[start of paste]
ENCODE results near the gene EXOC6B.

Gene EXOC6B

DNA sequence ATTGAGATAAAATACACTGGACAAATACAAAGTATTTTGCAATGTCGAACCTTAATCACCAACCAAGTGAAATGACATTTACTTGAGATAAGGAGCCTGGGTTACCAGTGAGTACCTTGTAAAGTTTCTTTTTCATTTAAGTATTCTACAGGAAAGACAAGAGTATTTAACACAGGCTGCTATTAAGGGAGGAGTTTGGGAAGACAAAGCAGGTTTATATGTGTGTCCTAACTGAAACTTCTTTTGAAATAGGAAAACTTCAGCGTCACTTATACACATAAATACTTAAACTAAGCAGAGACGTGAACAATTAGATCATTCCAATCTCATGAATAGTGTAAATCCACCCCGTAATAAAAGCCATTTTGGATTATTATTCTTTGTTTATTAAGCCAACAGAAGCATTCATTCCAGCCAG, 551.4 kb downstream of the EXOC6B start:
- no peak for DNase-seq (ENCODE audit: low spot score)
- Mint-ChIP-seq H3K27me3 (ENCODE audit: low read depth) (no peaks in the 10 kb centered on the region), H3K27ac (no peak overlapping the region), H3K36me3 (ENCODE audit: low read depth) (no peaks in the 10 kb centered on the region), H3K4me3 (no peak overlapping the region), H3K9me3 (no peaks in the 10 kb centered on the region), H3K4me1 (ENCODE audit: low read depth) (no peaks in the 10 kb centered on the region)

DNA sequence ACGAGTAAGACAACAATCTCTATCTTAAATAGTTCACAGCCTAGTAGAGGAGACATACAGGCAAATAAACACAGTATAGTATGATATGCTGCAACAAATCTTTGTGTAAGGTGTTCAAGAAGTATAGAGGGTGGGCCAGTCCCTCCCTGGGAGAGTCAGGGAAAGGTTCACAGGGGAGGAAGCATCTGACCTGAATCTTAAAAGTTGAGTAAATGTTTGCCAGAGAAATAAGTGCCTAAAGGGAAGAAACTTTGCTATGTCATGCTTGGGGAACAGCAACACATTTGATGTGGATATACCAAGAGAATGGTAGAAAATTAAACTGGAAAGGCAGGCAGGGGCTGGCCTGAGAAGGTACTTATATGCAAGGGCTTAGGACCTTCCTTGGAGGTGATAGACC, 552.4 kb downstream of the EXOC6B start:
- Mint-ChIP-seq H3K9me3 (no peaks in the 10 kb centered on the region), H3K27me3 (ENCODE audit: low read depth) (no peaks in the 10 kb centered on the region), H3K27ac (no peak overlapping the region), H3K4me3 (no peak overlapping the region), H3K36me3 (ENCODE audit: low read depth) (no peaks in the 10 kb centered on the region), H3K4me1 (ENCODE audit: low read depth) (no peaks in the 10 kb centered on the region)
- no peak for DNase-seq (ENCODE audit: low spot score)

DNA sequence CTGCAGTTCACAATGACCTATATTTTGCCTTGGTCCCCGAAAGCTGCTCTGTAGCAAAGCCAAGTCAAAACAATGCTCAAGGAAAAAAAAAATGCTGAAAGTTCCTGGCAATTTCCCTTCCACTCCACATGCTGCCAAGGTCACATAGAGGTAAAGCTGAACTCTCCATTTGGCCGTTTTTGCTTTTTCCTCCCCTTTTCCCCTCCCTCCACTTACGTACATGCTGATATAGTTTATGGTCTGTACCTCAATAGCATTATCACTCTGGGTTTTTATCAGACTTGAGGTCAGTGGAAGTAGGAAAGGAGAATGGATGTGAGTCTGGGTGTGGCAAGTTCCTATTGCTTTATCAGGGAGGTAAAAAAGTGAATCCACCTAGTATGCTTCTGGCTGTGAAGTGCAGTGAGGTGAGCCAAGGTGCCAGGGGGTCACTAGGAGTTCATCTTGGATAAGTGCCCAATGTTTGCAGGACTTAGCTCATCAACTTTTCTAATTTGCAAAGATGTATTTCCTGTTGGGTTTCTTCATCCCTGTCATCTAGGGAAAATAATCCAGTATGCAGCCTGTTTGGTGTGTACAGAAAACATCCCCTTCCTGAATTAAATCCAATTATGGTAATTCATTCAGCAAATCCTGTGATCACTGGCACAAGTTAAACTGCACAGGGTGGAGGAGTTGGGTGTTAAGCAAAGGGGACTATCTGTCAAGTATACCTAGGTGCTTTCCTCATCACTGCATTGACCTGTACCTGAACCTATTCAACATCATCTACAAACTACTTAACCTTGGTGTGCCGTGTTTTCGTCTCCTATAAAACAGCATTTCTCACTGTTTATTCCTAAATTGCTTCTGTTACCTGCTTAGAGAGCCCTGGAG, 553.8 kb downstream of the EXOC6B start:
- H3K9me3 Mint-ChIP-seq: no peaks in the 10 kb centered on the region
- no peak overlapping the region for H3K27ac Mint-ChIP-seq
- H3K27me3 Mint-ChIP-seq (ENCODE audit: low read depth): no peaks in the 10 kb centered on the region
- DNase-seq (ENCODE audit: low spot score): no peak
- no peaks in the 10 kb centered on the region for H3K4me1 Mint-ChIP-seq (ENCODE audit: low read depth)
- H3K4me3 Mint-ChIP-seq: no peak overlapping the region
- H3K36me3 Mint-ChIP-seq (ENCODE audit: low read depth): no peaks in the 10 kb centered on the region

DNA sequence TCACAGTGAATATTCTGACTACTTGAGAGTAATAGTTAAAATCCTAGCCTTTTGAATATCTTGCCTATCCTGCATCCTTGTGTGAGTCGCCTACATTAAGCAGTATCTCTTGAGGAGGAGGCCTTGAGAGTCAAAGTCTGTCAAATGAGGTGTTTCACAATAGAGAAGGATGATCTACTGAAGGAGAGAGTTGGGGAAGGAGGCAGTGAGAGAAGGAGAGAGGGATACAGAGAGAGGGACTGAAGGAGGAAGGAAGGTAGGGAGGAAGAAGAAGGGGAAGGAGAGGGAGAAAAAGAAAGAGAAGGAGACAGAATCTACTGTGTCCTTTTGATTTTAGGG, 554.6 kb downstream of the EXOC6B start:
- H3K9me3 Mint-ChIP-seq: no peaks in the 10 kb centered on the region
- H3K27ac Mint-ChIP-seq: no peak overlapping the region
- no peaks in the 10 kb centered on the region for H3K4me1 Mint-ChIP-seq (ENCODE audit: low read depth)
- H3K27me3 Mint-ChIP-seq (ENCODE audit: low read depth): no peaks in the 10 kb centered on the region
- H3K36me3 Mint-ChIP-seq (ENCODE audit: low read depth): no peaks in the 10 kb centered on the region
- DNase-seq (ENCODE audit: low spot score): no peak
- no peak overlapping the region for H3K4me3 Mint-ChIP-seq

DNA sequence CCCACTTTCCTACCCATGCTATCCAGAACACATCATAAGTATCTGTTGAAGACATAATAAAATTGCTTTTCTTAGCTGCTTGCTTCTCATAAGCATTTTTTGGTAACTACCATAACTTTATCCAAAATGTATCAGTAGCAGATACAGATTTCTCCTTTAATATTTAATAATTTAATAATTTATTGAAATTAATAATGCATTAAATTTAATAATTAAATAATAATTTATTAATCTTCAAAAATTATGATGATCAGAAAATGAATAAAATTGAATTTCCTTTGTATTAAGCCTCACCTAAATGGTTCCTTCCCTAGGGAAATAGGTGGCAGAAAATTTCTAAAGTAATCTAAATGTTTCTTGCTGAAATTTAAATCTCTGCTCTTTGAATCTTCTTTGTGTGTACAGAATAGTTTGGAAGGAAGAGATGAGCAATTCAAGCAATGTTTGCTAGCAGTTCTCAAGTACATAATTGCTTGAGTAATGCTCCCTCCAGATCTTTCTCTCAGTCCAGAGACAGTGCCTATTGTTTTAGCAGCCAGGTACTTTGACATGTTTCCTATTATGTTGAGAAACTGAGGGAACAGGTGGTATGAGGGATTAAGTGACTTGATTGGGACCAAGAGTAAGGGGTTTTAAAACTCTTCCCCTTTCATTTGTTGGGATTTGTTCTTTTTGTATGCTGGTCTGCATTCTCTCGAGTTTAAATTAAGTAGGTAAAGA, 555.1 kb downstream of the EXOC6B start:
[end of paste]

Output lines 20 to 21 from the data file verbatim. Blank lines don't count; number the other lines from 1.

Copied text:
- no peaks in the 10 kb centered on the region for H3K4me1 Mint-ChIP-seq (ENCODE audit: low read depth)
- H3K27me3 Mint-ChIP-seq (ENCODE audit: low read depth): no peaks in the 10 kb centered on the region